Simple Routing With Ring

Max Countryman

January 04, 2015

Handling Requests

This is a short post about routing requests in a Clojure Ring webserver. While there are many well-known approaches, in particular Compojure, you may find these are not appropriate for some uses cases. For instance, when writing a RESTy API server, it may be desirable to respond with a 405 Method Not Allowed as opposed to a 404 Not Found, when the request method does not match the route. Furthermore you may want a route handler to be capable of responding to multiple, but not all, request methods. Say you have a /user endpoint which can both be accessed with GET and POST--this is difficult to do with the Compojure DSL. We will talk about some ways of achieving these goals without a DSL.

When I started with Clojure and Ring I was coming from a background in Python, using primarily Flask, a microframework. With Flask, the default response for a request to a route of the wrong method is a 405--this is mostly cosmetic however. More important is the ease with which a route can handle multiple, specific request methods:

import flask

@flask.route('/user/<uid>', methods=['GET', 'POST'])
def user(uid):
    if flask.request.method == 'GET':
        return db.get_user_by_id(uid)
    return db.create_user(flask.request, uid)

Instead of using Compojure, my simple API servers used the underlying route matcher utility, clout. This was partly because my application needed one or two simple routes and so the additional power and complexity of Compojure was unnecessary. By using clout directly, the surface area of the route handling is reduced and explicit:

(require '[clout.core :refer [route-matches]])

(defn wrap-user-routes [handler]
  (fn [{:keys [request-method] :as request}]
    (condp route-matches request
      "/user/:uid" :>> (fn [uid]
                         (condp = request-method
                           :get  (db/get-user-by-id uid)
                           :post (db/create-user request uid)
                           {:status 405
                            :body   "Method Not Allowed"}))
      (handler request))))

The Python and Clojure examples are more or less equivalent. We will have to pretend that the database methods make sense and that the proper data validation has been done. However for the sake of illustration, those pieces are omitted.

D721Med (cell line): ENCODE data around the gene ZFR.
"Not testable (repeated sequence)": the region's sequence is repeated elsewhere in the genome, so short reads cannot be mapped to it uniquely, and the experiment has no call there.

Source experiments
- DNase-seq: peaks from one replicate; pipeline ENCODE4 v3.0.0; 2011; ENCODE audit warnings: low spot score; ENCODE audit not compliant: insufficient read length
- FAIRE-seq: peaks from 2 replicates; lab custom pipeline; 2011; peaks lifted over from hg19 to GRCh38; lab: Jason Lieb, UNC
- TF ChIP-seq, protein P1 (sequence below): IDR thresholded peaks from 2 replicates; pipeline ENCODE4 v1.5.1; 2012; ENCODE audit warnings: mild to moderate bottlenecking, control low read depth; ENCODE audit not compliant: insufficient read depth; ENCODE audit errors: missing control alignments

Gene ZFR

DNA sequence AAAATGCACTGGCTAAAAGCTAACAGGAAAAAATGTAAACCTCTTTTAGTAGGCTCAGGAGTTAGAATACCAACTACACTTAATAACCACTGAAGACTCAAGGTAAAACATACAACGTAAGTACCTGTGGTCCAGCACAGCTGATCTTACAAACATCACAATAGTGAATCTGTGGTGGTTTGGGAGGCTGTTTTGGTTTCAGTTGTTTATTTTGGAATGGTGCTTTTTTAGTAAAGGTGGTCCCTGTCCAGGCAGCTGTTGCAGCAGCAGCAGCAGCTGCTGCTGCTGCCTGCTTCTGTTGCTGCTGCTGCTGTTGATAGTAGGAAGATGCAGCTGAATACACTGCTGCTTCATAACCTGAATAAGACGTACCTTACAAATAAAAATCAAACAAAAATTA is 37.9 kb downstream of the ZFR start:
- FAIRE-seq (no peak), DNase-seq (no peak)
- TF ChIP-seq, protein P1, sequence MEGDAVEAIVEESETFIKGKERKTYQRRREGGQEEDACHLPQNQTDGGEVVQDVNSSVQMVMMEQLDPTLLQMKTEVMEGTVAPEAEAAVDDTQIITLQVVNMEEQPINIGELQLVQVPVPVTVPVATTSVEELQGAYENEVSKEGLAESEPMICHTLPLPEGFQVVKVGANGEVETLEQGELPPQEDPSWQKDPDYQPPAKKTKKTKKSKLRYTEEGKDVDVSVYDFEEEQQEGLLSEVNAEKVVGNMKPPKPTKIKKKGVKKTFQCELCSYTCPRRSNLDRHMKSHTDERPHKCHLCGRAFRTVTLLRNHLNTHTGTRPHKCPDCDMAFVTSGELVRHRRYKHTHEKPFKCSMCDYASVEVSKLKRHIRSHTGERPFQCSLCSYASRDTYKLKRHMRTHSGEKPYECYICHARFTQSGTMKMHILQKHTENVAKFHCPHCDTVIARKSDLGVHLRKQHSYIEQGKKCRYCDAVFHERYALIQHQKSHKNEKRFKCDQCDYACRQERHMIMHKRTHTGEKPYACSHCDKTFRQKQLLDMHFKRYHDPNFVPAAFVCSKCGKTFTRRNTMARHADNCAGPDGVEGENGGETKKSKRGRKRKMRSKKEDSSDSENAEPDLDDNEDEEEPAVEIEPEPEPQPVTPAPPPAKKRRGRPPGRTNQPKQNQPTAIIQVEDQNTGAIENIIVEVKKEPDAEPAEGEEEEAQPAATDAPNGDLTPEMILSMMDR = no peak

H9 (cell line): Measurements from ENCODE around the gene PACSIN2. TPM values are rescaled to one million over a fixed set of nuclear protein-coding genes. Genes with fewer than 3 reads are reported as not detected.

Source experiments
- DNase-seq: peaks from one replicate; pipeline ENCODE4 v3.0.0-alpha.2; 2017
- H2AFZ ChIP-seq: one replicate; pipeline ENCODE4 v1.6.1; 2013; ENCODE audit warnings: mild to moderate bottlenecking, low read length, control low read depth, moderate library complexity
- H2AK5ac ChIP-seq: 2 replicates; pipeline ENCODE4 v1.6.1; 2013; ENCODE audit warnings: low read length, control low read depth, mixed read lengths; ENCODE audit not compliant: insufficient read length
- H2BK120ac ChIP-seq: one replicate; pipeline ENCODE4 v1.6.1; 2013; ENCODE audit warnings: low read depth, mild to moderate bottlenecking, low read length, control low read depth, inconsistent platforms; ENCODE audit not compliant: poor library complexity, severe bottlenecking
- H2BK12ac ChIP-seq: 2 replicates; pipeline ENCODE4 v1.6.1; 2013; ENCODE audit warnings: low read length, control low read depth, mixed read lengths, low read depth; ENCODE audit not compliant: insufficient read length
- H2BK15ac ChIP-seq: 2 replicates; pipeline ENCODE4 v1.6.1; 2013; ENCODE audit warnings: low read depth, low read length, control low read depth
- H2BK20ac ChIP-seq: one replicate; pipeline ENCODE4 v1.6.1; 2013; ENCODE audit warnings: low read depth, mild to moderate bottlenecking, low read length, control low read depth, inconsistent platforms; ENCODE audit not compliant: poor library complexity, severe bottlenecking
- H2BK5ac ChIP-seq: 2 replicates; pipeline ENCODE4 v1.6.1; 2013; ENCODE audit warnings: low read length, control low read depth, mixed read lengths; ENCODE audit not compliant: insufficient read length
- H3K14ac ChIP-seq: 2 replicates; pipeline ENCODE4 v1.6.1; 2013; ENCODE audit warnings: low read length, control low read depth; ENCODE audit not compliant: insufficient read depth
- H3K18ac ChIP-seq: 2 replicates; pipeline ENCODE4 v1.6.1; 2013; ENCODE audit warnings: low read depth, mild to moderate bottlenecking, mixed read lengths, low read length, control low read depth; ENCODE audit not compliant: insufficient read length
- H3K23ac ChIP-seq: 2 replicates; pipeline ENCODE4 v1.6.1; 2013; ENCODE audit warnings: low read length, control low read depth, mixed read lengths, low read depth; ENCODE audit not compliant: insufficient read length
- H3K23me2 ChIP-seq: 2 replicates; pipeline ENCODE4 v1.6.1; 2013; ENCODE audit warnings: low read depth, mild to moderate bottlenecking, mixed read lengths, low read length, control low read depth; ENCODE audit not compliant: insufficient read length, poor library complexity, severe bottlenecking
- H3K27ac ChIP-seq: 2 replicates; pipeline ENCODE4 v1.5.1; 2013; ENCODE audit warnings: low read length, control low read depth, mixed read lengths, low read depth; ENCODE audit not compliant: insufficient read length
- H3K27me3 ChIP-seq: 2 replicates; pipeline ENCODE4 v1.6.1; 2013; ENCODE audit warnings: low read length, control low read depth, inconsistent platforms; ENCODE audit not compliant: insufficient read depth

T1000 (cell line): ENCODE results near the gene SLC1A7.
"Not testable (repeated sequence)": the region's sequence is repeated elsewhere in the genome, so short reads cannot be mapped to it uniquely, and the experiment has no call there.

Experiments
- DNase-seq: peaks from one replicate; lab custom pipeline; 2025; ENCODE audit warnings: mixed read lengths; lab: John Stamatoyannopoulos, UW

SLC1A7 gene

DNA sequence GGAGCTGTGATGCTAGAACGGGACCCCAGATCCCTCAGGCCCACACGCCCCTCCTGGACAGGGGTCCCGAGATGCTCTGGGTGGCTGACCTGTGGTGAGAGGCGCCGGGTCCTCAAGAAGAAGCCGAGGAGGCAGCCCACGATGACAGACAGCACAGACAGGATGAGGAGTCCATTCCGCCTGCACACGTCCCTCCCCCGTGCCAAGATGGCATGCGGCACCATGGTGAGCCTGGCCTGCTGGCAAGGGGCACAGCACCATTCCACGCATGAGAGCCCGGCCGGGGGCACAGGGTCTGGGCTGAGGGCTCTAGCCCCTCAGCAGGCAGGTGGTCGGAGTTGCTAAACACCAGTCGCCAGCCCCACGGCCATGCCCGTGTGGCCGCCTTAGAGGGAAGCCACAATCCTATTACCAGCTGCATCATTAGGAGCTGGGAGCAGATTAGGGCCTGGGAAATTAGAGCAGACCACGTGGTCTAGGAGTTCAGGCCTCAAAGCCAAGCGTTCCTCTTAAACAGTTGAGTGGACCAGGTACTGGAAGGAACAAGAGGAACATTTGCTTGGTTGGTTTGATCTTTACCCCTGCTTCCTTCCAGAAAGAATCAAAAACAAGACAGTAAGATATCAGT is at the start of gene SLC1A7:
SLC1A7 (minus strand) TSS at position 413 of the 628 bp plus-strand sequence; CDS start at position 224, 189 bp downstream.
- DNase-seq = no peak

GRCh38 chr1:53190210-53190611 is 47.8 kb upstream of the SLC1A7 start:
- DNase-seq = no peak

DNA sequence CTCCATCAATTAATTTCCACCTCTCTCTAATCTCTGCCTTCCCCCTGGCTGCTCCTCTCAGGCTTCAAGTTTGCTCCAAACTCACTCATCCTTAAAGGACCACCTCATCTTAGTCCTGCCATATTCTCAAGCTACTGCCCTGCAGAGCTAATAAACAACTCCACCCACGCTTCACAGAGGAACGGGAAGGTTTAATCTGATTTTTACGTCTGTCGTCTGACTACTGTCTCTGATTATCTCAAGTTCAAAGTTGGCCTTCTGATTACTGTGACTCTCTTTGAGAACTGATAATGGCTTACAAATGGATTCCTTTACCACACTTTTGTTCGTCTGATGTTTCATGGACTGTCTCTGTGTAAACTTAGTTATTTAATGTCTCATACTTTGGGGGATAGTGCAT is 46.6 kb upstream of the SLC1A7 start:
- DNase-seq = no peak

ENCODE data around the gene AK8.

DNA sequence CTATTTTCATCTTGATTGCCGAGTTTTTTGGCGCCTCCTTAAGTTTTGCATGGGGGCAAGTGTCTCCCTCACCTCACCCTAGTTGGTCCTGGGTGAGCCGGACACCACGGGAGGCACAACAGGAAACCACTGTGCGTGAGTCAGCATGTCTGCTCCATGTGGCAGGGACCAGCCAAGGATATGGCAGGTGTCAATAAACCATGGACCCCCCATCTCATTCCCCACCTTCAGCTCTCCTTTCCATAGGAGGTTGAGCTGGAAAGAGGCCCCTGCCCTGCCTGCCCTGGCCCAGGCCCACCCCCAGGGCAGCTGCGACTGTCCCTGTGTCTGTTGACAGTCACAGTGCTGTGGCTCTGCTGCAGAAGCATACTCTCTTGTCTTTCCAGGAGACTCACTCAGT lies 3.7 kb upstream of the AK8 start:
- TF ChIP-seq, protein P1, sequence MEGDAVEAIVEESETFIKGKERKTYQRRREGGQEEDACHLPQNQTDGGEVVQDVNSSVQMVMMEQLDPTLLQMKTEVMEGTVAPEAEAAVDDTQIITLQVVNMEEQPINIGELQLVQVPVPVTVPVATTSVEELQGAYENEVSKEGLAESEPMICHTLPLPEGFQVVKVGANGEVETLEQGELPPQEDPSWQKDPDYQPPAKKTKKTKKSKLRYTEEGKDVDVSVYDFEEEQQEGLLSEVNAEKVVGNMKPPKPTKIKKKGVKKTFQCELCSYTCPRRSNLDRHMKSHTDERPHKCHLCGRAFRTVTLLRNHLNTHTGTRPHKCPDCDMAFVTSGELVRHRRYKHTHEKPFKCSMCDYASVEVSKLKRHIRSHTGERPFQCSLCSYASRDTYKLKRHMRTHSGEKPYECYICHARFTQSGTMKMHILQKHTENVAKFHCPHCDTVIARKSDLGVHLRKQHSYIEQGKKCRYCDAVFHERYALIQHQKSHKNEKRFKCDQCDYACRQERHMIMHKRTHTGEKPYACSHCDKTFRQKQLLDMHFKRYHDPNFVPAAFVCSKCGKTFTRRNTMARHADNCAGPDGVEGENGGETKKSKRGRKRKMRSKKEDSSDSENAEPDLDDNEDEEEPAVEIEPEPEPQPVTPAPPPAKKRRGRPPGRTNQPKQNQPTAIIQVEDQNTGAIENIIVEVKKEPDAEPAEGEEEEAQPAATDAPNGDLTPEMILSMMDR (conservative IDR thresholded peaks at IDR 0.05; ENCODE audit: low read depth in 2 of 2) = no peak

This Clojure handler works relatively well, to a point. Certainly for smaller applications, especially those that do not need to switch on request method, using clout directly can be quite nice. Nevertheless, there is an improvement that can be made here. Using Clojure's multimethods we can isolate the logic responsible for handling each request method in a fairly natural way:

(defmulti user-response :request-method)

(defmethod user-response :get [request uid]
  (db/get-user-by-id uid))

(defmethod user-response :post [request uid]
  (db/create-user request uid))

(defmethod user-response :default [_ _]
  {:status 405 :body "Method Not Allowed"})

(defn wrap-user-routes [handler]
  (fn [{:keys [request-method] :as request}]
    (condp route-matches request
      "/user/:uid" :>> #(user-response request %)
      (handler request)))

Data Validation

Personally, this is starting to look fairly robust for my particular use-cases: this covers declarative routing based on request method (and actually any arbitrary piece of the request map) and there is no need to dip into the depths of the Compojure DSL. That said, there are still important facets of this approach that deserve to be addressed.

You should be asking about something we skipped over earlier: How to validate incoming data? We need to ensure that our data the route receives is in the correct shape before we do anything with it. This is important so that when a caller sends us a malformed or malicious request we can respond with an error and without our server melting down.